return task.cont

I have no idea what’s causing your problem because I can’t read your code. I suggest you spend more time learning Python itself before trying to make something as complex as a zombie.

I can’t really offer any specific help because just about every aspect of your code is wrong, if not logically then pythonically.

I will suggest that you make a Zombie class, though. It should contain a reference to the model and the information you’re currently getting with “getPythonTag”. But more importantly, your update_zombie() task shouldn’t know /anything/ about what a zombie is or does. It should only know that the Zombie objects you’re now using has a method called update() or move() or something similar. The Zombie class should define how a zombie moves and attacks, not a task.

One minor point: it’s really confusing that you’ve called a list of zombies self.zombie. It makes it look like it refers to a zombie and not a collection of them.

Also, lines such as “self.zombie = [x for x in self.zombie if x.getPythonTag(“HP”) > 0]” are a bad idea. If you change the implementation of zombie such that it no longer has a python tag HP, this breaks. You should probably encapsulate this in a method such as self.getAliveZombies(), which asks each of your zombies whether it is alive and returns those that say yes. This way, whether a zombie is alive is ultimately decided by the zombie class itself, and so if you ever change how that class handles whether it’s alive, you won’t break any other code in the process.

Basically, you should never have a situation where one thing relies on another thing being structured a specific way (such as having a specific tag with a specific name). You should instead provide methods like isAlive() or getPos() (these are usually called setters and getters). That way, when you change the class’s structure (and you will), you only need to update the setters and getters and not every single instance of where you accessed that structure by hand.

Referring to the last part (regarding the “[x for x in…]” section), I don’t know your intended meaning, Tober, but I don’t think that there’s a problem with the “[x for x in…]” approach; I do agree that it would probably be wise to create a zombie class, have that include a method along the lines of “isAlive”, and then change that line to “self.zombies = [x for x in self.zombies if x.isAlive()]”

It may be that this is what you meant; I’m afraid that I wasn’t sure after reading those two paragraphs, and wanted to clarify and give my opinion.

Otherwise, I believe that I largely agree with you and second your advice. :slight_smile:

aw f :frowning: ck

Guess this is too hard for me… I’ll get there one day though, and I will never stop programming. I want to finish this.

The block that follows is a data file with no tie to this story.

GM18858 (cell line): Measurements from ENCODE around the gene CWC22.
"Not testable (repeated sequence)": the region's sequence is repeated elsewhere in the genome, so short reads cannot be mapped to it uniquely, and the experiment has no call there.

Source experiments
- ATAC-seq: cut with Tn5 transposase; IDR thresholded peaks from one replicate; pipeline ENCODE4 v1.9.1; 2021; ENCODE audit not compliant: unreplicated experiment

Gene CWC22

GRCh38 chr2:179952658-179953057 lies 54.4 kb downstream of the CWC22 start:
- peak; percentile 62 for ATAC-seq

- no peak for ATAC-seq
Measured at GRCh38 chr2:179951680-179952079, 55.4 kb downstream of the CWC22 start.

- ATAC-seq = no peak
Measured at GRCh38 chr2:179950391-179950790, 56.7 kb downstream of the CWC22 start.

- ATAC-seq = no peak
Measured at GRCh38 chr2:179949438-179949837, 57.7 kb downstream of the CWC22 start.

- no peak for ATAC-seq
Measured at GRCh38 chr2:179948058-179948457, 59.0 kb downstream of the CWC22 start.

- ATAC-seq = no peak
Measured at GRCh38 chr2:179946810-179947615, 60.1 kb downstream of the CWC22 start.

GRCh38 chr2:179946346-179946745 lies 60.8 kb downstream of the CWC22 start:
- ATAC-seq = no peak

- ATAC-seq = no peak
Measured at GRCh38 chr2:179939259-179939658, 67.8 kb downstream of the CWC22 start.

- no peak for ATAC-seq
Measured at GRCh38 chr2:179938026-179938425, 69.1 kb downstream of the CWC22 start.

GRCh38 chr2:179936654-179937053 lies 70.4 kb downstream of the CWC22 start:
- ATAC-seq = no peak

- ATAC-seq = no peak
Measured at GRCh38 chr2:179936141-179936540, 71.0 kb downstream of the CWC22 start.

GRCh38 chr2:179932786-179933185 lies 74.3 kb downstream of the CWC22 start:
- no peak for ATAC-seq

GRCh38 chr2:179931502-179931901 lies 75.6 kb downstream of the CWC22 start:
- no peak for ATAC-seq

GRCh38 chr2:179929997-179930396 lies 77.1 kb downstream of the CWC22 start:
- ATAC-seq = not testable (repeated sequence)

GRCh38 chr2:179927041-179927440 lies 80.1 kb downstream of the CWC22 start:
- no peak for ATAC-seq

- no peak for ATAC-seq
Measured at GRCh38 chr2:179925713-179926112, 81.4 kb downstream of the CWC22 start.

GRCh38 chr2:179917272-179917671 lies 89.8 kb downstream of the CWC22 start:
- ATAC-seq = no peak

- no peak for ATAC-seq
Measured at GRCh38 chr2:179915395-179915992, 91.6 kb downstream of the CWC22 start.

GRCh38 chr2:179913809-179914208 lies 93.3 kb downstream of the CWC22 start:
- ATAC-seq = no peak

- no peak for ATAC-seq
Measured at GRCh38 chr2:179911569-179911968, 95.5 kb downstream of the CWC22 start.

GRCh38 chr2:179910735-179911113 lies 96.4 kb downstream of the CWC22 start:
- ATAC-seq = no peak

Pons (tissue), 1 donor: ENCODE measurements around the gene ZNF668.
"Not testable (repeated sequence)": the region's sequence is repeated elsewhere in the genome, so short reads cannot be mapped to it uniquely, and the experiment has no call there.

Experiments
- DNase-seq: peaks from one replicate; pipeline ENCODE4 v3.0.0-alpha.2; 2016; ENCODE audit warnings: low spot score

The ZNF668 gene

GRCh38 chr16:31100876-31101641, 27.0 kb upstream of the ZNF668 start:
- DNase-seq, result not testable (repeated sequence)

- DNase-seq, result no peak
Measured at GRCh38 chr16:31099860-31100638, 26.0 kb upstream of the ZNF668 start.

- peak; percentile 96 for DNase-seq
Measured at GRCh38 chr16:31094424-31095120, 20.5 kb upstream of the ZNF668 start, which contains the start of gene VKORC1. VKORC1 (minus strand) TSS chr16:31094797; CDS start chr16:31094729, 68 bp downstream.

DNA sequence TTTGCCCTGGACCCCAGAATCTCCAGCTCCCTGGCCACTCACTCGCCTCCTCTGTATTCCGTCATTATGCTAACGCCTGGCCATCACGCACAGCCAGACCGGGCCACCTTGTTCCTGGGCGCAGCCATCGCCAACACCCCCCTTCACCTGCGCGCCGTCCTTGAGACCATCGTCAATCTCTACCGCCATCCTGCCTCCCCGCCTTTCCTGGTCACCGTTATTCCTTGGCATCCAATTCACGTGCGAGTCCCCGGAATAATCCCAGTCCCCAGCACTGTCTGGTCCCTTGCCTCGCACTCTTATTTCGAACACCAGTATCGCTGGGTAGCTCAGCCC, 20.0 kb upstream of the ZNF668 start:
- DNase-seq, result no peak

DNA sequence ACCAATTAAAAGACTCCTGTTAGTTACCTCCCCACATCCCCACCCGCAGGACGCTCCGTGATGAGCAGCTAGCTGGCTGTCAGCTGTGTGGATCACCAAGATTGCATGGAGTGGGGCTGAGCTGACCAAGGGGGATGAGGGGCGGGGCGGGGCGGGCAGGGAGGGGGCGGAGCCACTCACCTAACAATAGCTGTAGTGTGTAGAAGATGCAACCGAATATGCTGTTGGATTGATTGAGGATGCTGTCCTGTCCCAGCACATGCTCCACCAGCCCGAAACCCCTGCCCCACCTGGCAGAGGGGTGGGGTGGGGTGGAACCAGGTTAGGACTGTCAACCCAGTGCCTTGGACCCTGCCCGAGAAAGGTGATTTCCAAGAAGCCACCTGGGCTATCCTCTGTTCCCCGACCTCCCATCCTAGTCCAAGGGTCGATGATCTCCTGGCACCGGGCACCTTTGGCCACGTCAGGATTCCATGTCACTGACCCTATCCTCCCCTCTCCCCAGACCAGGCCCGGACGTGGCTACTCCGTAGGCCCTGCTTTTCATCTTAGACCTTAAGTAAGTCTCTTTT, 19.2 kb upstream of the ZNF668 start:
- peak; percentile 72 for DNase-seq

Edit: I’ll drop this project and pick up something easier, maybe come back. Do you guys think this is a good idea?

Thanks.

It might be.

Nevertheless, I agree on another point: don’t give up. It might take some work, but programming is something that can very much be improved through experience, I believe.

Do you know much about object-oriented programming yet? If not, you might look up a tutorial on it, as it can be a rather useful concept.

If you do know object-orientation, then here’s a thought:

Start a new project, at first displaying only a blank screen.

Next, create a new class to encapsulate a game object, intended to be a parent class to most objects, both player and enemy. Decide which elements are common (such as having a model, for example), and have it handle those. Give it appropriate methods, and be careful to give both its methods and attributes clear names.

That done, use it to implement a player character; depending on your desires for this, the player character could be just an instance of the above class, controlled by code in the class that handles your overall logic, or you might have a child class for players.

Once that is working, and you can move your character around a little, create a new sub-class of your “game object” class to handle enemies. Use that to place a single enemy into your game, and then implement some code to allow you to kill it.

Continue on from there! :slight_smile:

Yeah, i know about oop. I’ve already done this with my zombie program, but it got hard when I tried to control multiple at the same time. I didn’t know you could make multiple classes with panda :open_mouth:

I think I’ll try making a “running fred” game. Starting off real basic and then becoming more like the above game.